This stroll through the streets of Dakar also includes crossing the path of a few beggars such as the beautiful Ken Bugul who is a mute and becomes embroiled in the murder case as her "pagne" is part of the means used by Pa'Djeli in his attempt to bring Modou back to Fatim. As for unscrupulous politicians and businessmen such as Cheik Tidiane Ndiaye and multi-millionaire Karim Nasrallah who is about to launch a new amusement park for the locals, one understands quickly that their activities are not geared towards ameliorating the life of the bulk of Dakar's population: those attempting to meet their daily expenses, like Goorgoorlu,the popular character of Senegalese comics, who finds it hard to make ends meet.
Life is tough and many ambitions have been thwarted by poverty, corruption and other woes associated with life in the metropolises of Africa. Yet, in contradiction to the many novels exploring the brain-drain that pushes Africans out of the continent, Boy Dakar puts more emphasis on people who have returned home after their sojourn abroad. People glad to be back, such as Libass Ndoye who spent many years in France and is now unashamedly enjoying the local ambiance and the company of his peers. His career being definitively "settled", he rents a small house in Ouakam where he spends the best part of his day living a quiet life amongst neighbours, musicians and family members. But there are also people like Fatim who would live nowhere else but in Dakar, although she has become critical of a society in which she gauges Senegalese habits and behaviour with the benefit of having lived elsewhere. For her, the lack of privacy, constant interacting with others and the rather superficial nature of daily conversations are certainly much easier to bear than the cold, reserved and self-centred attitudes prevailing elsewhere; but over time, even the Senegalese intimacies can also become wearing.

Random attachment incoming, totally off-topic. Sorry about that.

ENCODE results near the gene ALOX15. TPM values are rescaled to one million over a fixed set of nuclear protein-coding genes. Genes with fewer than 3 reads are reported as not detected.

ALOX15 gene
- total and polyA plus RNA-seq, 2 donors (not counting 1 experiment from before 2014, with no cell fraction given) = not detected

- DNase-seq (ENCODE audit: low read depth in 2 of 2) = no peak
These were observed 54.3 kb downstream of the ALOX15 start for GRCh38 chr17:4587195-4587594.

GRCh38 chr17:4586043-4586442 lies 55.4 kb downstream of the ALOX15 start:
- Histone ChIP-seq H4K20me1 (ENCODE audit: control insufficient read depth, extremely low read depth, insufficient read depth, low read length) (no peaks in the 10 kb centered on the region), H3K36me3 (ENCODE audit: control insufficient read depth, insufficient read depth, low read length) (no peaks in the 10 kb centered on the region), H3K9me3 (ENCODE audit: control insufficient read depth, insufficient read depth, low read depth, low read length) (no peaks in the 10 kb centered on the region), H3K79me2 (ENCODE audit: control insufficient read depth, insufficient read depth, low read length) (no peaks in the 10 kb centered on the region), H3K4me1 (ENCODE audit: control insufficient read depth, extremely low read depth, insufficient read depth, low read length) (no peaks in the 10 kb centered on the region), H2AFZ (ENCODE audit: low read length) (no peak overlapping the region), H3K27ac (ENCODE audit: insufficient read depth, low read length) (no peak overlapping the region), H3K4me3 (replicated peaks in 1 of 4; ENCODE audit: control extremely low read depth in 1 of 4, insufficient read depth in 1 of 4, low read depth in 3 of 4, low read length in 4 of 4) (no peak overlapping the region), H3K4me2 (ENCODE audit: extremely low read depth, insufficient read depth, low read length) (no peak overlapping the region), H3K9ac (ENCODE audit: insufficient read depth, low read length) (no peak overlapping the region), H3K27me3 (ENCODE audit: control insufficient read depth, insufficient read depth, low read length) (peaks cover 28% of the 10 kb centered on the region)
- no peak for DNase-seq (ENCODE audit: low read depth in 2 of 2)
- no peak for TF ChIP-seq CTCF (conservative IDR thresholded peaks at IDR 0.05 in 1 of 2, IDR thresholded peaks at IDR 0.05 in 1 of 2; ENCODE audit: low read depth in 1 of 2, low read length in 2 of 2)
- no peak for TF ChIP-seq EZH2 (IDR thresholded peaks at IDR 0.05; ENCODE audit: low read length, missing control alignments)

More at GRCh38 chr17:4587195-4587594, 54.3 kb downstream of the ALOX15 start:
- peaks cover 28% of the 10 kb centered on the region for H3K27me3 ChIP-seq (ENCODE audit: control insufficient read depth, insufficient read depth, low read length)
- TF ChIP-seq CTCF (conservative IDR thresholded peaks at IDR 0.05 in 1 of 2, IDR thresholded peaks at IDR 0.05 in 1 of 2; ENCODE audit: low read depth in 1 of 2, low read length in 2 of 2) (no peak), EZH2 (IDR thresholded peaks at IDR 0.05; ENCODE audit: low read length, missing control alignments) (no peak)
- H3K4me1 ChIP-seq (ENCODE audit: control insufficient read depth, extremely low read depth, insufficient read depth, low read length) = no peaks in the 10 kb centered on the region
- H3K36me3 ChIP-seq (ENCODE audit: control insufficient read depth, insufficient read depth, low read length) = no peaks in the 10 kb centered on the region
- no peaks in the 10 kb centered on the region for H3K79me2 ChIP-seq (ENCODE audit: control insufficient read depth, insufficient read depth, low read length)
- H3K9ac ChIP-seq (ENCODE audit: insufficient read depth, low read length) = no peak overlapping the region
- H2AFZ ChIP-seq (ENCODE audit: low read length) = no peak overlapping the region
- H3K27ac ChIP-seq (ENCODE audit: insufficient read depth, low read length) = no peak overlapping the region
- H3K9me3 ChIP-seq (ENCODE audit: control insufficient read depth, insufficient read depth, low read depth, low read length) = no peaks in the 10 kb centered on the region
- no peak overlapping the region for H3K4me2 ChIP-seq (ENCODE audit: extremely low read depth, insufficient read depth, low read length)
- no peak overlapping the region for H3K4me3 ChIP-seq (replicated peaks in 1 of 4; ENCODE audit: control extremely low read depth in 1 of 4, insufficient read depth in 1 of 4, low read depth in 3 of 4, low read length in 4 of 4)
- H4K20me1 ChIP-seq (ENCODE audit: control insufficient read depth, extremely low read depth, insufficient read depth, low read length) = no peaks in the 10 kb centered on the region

The appeal of Laurence Gavron's depiction of Senegalese society has not been lost to Modou Mamoune FAYE who wrote in a review of Boy Dakar published in the Senegalese daily Le Soleil (http://www.lesoleil.sn/imprimertout.php3?id_rubrique=946 [sighted 24 October 2008]) : "Laurence Gavron's novel gives its readers great pleasure. Boy Dakar is a well written book, using everyday language, full of friendly and corrosive humour. It condenses portraits of the "people of modest means" that one could meet every single day, along any avenue, street or side alley of the Senegalese capital."
The gentle way this novel brings unsuspecting "detective novel" buffs back to reality is no doubt one of the keys to its appeal, but it would be unfair to reduce it to some kind of sociological study, which it isn't. Boy Dakar is well and truly a detective novel that will readily distract readers from their everyday life's woes and chores if they so wish.
The University of Western Australia/School of Humanities